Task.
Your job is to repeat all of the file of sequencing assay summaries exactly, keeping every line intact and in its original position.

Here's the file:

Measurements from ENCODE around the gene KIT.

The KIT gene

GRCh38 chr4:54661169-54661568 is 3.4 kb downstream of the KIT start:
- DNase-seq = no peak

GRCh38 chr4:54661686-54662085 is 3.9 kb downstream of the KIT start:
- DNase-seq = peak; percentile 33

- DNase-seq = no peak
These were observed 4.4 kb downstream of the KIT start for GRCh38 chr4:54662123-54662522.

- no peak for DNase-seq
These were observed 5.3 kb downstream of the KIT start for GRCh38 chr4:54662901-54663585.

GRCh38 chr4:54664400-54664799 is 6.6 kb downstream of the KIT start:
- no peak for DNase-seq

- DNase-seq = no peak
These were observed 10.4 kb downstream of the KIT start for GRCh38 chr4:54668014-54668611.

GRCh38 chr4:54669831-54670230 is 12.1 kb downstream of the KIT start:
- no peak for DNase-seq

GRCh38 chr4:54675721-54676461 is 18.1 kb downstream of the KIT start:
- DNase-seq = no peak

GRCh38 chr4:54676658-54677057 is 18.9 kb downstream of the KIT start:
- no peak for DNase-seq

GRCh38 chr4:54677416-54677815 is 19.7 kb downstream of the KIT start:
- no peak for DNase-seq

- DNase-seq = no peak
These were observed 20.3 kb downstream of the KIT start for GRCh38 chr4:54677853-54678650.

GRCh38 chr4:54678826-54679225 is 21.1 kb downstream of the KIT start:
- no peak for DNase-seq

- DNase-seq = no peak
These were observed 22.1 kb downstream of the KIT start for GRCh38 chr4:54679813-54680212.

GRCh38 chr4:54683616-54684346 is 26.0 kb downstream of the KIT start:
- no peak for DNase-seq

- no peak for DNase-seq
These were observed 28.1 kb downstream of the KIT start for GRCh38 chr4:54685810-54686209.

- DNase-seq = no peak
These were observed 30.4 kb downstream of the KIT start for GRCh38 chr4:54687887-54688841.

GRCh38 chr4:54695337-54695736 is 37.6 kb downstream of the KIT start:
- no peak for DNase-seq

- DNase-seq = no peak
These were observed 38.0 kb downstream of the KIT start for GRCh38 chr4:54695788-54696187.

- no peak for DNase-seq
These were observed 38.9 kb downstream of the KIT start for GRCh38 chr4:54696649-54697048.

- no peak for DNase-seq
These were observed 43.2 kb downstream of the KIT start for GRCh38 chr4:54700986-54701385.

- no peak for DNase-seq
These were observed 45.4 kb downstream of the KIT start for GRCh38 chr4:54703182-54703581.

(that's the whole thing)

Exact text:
Measurements from ENCODE around the gene KIT.

The KIT gene

GRCh38 chr4:54661169-54661568 is 3.4 kb downstream of the KIT start:
- DNase-seq = no peak

GRCh38 chr4:54661686-54662085 is 3.9 kb downstream of the KIT start:
- DNase-seq = peak; percentile 33

- DNase-seq = no peak
These were observed 4.4 kb downstream of the KIT start for GRCh38 chr4:54662123-54662522.

- no peak for DNase-seq
These were observed 5.3 kb downstream of the KIT start for GRCh38 chr4:54662901-54663585.

GRCh38 chr4:54664400-54664799 is 6.6 kb downstream of the KIT start:
- no peak for DNase-seq

- DNase-seq = no peak
These were observed 10.4 kb downstream of the KIT start for GRCh38 chr4:54668014-54668611.

GRCh38 chr4:54669831-54670230 is 12.1 kb downstream of the KIT start:
- no peak for DNase-seq

GRCh38 chr4:54675721-54676461 is 18.1 kb downstream of the KIT start:
- DNase-seq = no peak

GRCh38 chr4:54676658-54677057 is 18.9 kb downstream of the KIT start:
- no peak for DNase-seq

GRCh38 chr4:54677416-54677815 is 19.7 kb downstream of the KIT start:
- no peak for DNase-seq

- DNase-seq = no peak
These were observed 20.3 kb downstream of the KIT start for GRCh38 chr4:54677853-54678650.

GRCh38 chr4:54678826-54679225 is 21.1 kb downstream of the KIT start:
- no peak for DNase-seq

- DNase-seq = no peak
These were observed 22.1 kb downstream of the KIT start for GRCh38 chr4:54679813-54680212.

GRCh38 chr4:54683616-54684346 is 26.0 kb downstream of the KIT start:
- no peak for DNase-seq

- no peak for DNase-seq
These were observed 28.1 kb downstream of the KIT start for GRCh38 chr4:54685810-54686209.

- DNase-seq = no peak
These were observed 30.4 kb downstream of the KIT start for GRCh38 chr4:54687887-54688841.

GRCh38 chr4:54695337-54695736 is 37.6 kb downstream of the KIT start:
- no peak for DNase-seq

- DNase-seq = no peak
These were observed 38.0 kb downstream of the KIT start for GRCh38 chr4:54695788-54696187.

- no peak for DNase-seq
These were observed 38.9 kb downstream of the KIT start for GRCh38 chr4:54696649-54697048.

- no peak for DNase-seq
These were observed 43.2 kb downstream of the KIT start for GRCh38 chr4:54700986-54701385.

- no peak for DNase-seq
These were observed 45.4 kb downstream of the KIT start for GRCh38 chr4:54703182-54703581.